Articles Tagged with China

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There are several legislative proposals pending in Congress targeting trade and investment involving China. If enacted, the proposals would prevent Chinese entities from acquiring certain U.S. technologies, prohibit U.S. government procurement from ZTE and Huawei, and limit U.S. issuers from receiving investments from Chinese parties.

Fair Trade with China Enforcement Act

Sen. Marco Rubio (R-FL) has introduced the Fair Trade with China Enforcement Act (Fair Trade Act), which would impose significant restrictions on Chinese investment in U.S. companies producing certain categories of products as well as prohibit the outbound transfer of intellectual property (IP) and sensitive technologies to China. The bill would further institute a U.S. Government procurement ban on products/services from both Huawei and ZTE.

The Fair Trade Act focuses on the ten strategic sectors cited by China’s Made in 2025 initiative. The bill would require the U.S. Trade Representative (USTR) to create a list of products that receive support from the Chinese government pursuant to the Made in China 2025 policy, as well as any product receiving Chinese government support that has displaced U.S. exports of like products. At a minimum, the list would include products in the following industries:

(1) Civil aircraft; (2) Motor car and vehicle; (3) Advanced medical equipment; (4) Advanced construction equipment; (5) Agricultural machinery; (6) Railway equipment; (7) Diesel locomotive; (8) Moving freight; (9) Semiconductor; (10) Lithium battery manufacturing; (11) Artificial intelligence; (12) High-capacity computing; (13) Quantum computing; (14) Robotics; and (15) Biotechnology.

The Fair Trade Act would amend Section 13(d) of the Securities Exchange Act of 1934 to prohibit issuers participating in the above sectors from being majority-owned by a Chinese investor. In addition, the law would create a presumption that imports from China of products included in USTR’s list benefit from countervailable subsidies under the U.S. trade remedy law.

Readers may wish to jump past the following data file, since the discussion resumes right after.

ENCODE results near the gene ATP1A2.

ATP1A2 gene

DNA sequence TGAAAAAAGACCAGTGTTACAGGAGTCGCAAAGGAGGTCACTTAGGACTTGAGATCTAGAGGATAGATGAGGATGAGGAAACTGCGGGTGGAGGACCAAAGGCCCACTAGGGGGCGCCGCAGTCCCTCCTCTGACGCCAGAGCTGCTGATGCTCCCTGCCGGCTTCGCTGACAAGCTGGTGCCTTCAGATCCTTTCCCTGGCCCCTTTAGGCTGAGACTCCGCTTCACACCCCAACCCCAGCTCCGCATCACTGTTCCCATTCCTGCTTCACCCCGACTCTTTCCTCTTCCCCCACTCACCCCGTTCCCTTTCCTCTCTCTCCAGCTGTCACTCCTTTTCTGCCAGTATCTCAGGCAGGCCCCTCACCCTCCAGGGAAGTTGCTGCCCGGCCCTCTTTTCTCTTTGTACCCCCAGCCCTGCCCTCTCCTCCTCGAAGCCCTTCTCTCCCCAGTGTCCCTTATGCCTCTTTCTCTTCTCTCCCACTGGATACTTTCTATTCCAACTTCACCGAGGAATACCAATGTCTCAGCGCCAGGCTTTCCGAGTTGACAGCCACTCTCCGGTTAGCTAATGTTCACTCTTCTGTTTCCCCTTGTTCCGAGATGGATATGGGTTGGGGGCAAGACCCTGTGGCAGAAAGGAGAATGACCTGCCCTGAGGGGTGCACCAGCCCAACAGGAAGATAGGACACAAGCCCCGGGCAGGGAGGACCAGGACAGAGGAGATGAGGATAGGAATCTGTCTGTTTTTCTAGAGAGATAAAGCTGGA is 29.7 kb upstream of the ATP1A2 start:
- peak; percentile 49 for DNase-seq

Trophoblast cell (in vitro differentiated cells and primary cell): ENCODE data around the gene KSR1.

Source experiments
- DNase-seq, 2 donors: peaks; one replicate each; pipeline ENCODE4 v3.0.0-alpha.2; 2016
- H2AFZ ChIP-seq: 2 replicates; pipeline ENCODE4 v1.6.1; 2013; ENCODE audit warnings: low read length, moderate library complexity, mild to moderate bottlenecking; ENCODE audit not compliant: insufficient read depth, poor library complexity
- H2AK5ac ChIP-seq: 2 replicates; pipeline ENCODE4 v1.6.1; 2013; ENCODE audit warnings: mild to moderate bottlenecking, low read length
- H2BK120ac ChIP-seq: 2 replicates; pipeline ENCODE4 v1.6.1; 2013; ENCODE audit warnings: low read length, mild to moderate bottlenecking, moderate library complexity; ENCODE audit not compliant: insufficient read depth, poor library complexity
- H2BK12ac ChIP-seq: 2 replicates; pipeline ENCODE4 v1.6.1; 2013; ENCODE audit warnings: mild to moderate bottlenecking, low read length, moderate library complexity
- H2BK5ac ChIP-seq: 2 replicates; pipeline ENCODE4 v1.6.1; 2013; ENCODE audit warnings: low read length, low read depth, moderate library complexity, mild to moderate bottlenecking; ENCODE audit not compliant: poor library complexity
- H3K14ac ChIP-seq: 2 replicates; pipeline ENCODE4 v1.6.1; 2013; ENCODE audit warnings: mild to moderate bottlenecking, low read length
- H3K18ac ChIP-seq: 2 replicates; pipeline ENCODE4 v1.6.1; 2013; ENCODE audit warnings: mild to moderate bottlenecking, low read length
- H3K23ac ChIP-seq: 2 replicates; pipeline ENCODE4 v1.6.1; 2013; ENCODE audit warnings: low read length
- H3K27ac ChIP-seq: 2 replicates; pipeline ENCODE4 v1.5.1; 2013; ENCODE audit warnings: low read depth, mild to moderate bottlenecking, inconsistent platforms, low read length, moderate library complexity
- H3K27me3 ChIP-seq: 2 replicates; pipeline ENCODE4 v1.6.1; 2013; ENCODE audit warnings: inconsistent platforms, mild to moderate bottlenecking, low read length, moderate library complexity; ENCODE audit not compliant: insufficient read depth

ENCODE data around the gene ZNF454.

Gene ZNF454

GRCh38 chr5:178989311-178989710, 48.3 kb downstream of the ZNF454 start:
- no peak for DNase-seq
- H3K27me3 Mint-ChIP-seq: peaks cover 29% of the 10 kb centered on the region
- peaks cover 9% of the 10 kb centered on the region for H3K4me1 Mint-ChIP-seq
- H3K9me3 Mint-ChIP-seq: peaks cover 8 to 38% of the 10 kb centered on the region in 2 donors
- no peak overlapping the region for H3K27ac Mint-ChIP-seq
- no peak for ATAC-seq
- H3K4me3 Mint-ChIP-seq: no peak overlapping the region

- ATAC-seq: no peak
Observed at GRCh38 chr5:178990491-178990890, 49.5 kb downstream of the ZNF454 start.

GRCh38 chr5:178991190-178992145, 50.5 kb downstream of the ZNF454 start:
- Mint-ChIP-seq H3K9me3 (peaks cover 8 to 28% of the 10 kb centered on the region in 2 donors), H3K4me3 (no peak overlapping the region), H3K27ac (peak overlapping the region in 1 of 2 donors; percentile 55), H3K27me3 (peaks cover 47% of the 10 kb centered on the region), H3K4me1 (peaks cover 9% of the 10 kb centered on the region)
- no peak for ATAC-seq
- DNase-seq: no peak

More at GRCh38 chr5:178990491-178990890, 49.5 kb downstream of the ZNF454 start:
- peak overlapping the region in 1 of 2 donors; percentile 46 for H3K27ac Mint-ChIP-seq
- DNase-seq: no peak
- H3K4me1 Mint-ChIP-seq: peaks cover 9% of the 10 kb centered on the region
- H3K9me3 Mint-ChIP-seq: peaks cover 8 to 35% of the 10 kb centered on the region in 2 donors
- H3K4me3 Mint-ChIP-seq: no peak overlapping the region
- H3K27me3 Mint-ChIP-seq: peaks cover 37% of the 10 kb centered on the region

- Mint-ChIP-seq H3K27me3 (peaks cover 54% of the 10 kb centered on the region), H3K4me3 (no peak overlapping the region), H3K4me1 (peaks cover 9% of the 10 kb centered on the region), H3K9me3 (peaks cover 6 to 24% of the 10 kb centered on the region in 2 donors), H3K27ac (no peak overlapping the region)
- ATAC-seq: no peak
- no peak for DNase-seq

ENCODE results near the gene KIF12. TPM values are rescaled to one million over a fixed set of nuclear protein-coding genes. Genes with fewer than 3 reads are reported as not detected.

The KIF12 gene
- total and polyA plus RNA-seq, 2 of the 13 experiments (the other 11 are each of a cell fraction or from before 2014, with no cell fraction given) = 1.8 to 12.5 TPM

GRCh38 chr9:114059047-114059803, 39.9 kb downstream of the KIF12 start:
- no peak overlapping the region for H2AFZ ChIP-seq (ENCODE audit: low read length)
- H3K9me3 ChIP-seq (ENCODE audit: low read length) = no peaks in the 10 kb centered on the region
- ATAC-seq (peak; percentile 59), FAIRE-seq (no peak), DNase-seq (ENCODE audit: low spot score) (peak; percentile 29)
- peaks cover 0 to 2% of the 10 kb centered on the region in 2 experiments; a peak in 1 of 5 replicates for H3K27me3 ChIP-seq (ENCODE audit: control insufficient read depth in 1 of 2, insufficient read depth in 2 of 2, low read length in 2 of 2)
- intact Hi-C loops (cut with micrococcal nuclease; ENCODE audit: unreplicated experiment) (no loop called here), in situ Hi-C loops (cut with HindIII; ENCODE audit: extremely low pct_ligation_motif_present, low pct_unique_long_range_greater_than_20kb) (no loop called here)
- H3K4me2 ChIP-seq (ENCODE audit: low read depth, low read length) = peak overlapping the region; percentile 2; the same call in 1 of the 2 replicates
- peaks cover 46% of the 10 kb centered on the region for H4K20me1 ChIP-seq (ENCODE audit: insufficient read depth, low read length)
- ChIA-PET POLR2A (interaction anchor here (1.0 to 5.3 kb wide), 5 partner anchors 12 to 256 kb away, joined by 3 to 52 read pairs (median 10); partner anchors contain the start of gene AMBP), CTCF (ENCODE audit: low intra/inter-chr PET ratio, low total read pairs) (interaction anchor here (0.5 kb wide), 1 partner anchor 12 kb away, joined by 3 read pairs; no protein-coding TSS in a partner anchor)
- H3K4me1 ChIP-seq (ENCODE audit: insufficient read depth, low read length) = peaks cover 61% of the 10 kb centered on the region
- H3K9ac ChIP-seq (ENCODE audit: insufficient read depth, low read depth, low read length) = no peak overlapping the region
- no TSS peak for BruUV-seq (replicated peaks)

The legislation would also call for the U.S. Commerce Department to impose a blanket prohibition on the export of any sensitive technology or intellectual property to China. This likely would restrict licensing agreements with Chinese companies and could have significant effects on U.S. companies with Chinese subsidiaries or affiliates.

Finally, the Fair Trade Act would target ZTE and Huawei by prohibiting the U.S. Government from entering into any contract with an entity that uses, or contracts with any other entity that uses, any telecommunications equipment or services provided by ZTE or Huawei.

Foreign Investment Risk Review Modernization Act

The proposed Foreign Investment Risk Review Modernization Act (FIRRMA) would alter the Committee on Foreign Investment in the United States (CFIUS) review process. See our prior posting on FIRRMA here.

The Senate Banking Committee will mark up a FIRRMA draft on May 22, though the discussion draft does not include prior language that would have authorized CFIUS to review outbound investments for technology transfers that could harm U.S. national security. The discussion draft would still define a covered transaction to include any “non-passive” investment by a foreign person in critical technology or a critical infrastructure company, among other types of transactions.